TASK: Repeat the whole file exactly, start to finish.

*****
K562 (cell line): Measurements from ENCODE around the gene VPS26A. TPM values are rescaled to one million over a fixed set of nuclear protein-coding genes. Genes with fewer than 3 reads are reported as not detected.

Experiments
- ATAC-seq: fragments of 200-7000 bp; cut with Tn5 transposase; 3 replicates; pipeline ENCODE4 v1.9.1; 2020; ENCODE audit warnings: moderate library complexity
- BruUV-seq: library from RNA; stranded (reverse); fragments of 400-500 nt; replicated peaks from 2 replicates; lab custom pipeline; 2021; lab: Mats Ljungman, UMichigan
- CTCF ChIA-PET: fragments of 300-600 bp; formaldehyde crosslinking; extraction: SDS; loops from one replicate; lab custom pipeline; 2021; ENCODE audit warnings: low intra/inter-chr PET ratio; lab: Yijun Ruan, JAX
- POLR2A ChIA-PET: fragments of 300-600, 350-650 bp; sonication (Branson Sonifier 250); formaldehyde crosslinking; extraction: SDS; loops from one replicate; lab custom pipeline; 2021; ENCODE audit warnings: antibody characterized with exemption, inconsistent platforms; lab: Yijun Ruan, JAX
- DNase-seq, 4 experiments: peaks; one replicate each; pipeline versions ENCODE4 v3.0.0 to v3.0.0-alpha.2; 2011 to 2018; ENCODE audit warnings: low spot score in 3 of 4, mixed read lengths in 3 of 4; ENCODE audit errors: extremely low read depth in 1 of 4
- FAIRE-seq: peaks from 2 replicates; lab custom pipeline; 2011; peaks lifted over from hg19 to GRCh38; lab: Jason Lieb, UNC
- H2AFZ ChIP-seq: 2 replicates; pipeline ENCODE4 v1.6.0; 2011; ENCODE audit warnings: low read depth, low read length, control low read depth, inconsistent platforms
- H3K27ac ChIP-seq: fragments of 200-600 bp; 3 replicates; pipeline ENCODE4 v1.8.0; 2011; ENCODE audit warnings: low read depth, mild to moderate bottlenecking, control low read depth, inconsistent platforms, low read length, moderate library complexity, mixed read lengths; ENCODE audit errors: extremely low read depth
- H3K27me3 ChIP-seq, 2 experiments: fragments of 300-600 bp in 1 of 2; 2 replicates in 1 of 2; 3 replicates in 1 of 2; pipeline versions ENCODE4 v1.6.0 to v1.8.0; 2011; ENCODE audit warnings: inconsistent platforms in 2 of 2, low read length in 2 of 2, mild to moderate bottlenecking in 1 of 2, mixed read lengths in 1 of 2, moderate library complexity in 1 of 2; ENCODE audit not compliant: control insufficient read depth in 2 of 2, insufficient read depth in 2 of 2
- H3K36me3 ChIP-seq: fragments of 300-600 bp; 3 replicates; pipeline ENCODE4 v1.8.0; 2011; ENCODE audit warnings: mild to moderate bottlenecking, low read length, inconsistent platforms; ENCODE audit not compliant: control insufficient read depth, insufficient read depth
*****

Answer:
K562 (cell line): Measurements from ENCODE around the gene VPS26A. TPM values are rescaled to one million over a fixed set of nuclear protein-coding genes. Genes with fewer than 3 reads are reported as not detected.

Experiments
- ATAC-seq: fragments of 200-7000 bp; cut with Tn5 transposase; 3 replicates; pipeline ENCODE4 v1.9.1; 2020; ENCODE audit warnings: moderate library complexity
- BruUV-seq: library from RNA; stranded (reverse); fragments of 400-500 nt; replicated peaks from 2 replicates; lab custom pipeline; 2021; lab: Mats Ljungman, UMichigan
- CTCF ChIA-PET: fragments of 300-600 bp; formaldehyde crosslinking; extraction: SDS; loops from one replicate; lab custom pipeline; 2021; ENCODE audit warnings: low intra/inter-chr PET ratio; lab: Yijun Ruan, JAX
- POLR2A ChIA-PET: fragments of 300-600, 350-650 bp; sonication (Branson Sonifier 250); formaldehyde crosslinking; extraction: SDS; loops from one replicate; lab custom pipeline; 2021; ENCODE audit warnings: antibody characterized with exemption, inconsistent platforms; lab: Yijun Ruan, JAX
- DNase-seq, 4 experiments: peaks; one replicate each; pipeline versions ENCODE4 v3.0.0 to v3.0.0-alpha.2; 2011 to 2018; ENCODE audit warnings: low spot score in 3 of 4, mixed read lengths in 3 of 4; ENCODE audit errors: extremely low read depth in 1 of 4
- FAIRE-seq: peaks from 2 replicates; lab custom pipeline; 2011; peaks lifted over from hg19 to GRCh38; lab: Jason Lieb, UNC
- H2AFZ ChIP-seq: 2 replicates; pipeline ENCODE4 v1.6.0; 2011; ENCODE audit warnings: low read depth, low read length, control low read depth, inconsistent platforms
- H3K27ac ChIP-seq: fragments of 200-600 bp; 3 replicates; pipeline ENCODE4 v1.8.0; 2011; ENCODE audit warnings: low read depth, mild to moderate bottlenecking, control low read depth, inconsistent platforms, low read length, moderate library complexity, mixed read lengths; ENCODE audit errors: extremely low read depth
- H3K27me3 ChIP-seq, 2 experiments: fragments of 300-600 bp in 1 of 2; 2 replicates in 1 of 2; 3 replicates in 1 of 2; pipeline versions ENCODE4 v1.6.0 to v1.8.0; 2011; ENCODE audit warnings: inconsistent platforms in 2 of 2, low read length in 2 of 2, mild to moderate bottlenecking in 1 of 2, mixed read lengths in 1 of 2, moderate library complexity in 1 of 2; ENCODE audit not compliant: control insufficient read depth in 2 of 2, insufficient read depth in 2 of 2
- H3K36me3 ChIP-seq: fragments of 300-600 bp; 3 replicates; pipeline ENCODE4 v1.8.0; 2011; ENCODE audit warnings: mild to moderate bottlenecking, low read length, inconsistent platforms; ENCODE audit not compliant: control insufficient read depth, insufficient read depth